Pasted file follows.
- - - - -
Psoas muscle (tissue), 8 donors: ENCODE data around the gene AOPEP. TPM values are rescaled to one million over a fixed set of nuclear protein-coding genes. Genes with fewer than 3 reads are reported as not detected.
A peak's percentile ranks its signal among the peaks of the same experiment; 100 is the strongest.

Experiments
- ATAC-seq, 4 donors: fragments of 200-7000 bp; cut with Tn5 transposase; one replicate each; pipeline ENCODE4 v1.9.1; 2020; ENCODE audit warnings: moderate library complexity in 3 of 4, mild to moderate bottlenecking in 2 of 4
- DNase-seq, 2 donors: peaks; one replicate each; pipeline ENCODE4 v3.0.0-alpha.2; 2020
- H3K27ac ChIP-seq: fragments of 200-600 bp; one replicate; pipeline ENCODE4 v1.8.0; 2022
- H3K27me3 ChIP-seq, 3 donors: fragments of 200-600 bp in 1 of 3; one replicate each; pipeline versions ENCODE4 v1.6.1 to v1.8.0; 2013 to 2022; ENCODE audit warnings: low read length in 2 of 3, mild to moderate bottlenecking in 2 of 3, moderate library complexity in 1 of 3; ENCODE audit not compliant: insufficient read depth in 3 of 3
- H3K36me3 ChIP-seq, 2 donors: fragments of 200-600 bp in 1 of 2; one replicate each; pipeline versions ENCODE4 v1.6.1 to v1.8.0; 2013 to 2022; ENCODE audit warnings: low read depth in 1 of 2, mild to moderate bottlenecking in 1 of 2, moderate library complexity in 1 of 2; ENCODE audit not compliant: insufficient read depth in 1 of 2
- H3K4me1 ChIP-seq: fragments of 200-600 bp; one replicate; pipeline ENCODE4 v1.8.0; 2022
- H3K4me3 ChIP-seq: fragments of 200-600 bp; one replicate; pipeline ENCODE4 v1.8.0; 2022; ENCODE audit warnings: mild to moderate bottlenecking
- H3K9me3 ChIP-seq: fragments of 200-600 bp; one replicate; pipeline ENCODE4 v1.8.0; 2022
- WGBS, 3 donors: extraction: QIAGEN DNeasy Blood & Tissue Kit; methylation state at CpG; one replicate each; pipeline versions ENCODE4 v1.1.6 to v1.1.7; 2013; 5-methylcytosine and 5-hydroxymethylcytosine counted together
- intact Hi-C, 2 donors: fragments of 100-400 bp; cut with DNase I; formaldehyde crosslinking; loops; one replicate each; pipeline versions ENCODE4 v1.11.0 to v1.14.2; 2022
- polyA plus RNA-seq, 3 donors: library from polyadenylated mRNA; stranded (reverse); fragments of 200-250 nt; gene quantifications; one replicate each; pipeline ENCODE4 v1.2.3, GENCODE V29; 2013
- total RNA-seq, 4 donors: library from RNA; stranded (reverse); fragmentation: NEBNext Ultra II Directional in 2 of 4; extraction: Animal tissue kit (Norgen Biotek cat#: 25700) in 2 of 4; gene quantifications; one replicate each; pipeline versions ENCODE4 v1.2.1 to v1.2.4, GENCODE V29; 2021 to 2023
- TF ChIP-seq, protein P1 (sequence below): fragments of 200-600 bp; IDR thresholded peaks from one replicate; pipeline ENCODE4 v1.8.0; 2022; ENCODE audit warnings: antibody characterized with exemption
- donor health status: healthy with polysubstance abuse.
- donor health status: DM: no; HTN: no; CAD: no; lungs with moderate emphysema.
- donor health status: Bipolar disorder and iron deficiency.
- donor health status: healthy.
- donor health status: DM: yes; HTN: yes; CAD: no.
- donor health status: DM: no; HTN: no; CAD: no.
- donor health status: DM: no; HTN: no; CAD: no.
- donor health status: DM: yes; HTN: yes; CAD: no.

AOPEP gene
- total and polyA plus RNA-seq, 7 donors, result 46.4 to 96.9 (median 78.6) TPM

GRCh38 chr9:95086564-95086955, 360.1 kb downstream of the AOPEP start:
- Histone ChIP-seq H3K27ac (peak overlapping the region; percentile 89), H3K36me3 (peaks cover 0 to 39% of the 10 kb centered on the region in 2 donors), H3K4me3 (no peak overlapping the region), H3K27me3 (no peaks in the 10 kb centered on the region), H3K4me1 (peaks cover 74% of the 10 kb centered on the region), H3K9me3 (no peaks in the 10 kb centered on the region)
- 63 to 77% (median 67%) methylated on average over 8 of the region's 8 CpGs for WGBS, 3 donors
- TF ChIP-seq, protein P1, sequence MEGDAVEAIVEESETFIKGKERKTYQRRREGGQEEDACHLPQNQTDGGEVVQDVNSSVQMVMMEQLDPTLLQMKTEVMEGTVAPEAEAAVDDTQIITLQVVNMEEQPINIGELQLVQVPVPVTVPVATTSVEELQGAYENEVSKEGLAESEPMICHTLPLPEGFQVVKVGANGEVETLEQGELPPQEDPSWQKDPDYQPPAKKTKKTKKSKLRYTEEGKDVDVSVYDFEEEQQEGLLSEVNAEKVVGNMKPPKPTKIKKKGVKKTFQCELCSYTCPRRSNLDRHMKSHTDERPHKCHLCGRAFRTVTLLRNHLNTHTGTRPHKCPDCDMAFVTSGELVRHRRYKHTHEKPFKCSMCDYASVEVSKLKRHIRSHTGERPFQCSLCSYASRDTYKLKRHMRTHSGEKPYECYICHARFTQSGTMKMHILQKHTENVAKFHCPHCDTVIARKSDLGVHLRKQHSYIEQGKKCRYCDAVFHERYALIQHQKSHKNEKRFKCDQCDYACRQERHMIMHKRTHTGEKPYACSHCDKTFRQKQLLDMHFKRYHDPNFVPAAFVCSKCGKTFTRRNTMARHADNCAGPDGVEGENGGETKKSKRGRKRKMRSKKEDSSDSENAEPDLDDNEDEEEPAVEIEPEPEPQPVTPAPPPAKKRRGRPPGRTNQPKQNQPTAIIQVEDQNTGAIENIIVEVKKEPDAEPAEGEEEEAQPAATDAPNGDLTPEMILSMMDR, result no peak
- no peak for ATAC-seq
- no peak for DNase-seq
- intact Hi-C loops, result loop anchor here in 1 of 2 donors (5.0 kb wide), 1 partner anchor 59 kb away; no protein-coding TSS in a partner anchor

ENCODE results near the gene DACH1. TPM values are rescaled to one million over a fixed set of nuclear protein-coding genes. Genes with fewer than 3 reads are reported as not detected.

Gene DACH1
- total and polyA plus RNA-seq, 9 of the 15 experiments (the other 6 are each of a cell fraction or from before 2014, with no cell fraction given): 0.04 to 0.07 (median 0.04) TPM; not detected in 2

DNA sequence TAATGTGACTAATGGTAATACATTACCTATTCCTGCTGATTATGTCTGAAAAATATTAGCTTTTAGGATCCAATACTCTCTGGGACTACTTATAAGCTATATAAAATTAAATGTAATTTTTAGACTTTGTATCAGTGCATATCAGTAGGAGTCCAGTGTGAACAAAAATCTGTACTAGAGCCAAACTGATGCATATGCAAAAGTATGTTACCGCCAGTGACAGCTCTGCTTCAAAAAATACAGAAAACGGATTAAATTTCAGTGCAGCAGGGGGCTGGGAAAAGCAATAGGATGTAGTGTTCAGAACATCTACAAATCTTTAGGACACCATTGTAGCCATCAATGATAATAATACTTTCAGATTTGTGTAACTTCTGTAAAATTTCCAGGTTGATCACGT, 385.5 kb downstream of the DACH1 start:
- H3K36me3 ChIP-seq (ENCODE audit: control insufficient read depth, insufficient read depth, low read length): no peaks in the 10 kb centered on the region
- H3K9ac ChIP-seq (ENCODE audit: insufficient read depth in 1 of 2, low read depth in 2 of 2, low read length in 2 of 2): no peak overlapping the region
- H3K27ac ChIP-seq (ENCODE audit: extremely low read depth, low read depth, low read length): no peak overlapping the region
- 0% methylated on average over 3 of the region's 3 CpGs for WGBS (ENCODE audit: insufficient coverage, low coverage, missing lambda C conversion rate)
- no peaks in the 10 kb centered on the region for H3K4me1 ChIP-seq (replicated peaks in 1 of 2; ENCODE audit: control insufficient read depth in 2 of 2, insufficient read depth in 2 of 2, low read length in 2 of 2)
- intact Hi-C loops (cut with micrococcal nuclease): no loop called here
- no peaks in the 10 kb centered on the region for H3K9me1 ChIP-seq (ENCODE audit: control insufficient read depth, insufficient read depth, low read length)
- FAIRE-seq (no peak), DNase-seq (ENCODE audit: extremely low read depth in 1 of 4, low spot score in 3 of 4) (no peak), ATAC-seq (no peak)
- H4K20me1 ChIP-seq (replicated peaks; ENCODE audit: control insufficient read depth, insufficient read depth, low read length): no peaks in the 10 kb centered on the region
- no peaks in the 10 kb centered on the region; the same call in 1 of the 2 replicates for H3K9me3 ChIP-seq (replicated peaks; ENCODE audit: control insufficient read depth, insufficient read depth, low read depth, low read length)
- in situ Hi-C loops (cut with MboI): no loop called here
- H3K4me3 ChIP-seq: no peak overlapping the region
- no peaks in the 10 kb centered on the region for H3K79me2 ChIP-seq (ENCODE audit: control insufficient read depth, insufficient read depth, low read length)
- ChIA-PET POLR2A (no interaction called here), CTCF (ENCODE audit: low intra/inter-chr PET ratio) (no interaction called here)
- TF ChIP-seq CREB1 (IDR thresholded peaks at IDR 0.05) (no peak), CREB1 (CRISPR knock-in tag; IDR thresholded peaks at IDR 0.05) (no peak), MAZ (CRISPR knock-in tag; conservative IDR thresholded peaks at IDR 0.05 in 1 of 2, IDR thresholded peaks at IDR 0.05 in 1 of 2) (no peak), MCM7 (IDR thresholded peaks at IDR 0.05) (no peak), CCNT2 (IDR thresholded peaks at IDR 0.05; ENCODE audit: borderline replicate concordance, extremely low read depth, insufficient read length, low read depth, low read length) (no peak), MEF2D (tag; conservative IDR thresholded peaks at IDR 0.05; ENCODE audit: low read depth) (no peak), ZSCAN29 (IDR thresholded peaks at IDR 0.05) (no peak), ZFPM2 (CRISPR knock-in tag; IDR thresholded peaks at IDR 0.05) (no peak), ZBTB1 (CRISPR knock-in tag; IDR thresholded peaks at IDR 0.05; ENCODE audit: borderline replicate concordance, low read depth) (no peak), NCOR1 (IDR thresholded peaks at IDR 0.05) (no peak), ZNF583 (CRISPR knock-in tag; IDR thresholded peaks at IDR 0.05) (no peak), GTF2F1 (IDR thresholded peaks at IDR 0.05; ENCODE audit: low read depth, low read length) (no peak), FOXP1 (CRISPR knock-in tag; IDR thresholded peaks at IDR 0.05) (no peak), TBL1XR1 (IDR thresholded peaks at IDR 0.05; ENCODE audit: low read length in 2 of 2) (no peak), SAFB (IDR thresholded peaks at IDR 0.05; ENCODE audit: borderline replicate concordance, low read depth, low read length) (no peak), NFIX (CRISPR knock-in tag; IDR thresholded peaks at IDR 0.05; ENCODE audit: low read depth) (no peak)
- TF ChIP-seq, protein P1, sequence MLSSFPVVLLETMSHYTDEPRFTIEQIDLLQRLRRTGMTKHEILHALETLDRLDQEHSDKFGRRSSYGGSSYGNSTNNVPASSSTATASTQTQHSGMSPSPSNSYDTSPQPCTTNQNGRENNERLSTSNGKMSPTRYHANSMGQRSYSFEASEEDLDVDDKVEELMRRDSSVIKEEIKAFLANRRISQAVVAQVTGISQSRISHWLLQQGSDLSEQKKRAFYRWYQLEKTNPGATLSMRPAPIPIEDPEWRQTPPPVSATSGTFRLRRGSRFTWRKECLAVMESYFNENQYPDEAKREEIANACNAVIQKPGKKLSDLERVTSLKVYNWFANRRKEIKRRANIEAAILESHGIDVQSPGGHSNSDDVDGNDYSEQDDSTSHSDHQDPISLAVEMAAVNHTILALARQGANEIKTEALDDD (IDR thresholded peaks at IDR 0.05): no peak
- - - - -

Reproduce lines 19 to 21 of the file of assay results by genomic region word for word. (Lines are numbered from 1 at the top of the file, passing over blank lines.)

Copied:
- donor health status: Bipolar disorder and iron deficiency.
- donor health status: healthy.
- donor health status: DM: yes; HTN: yes; CAD: no.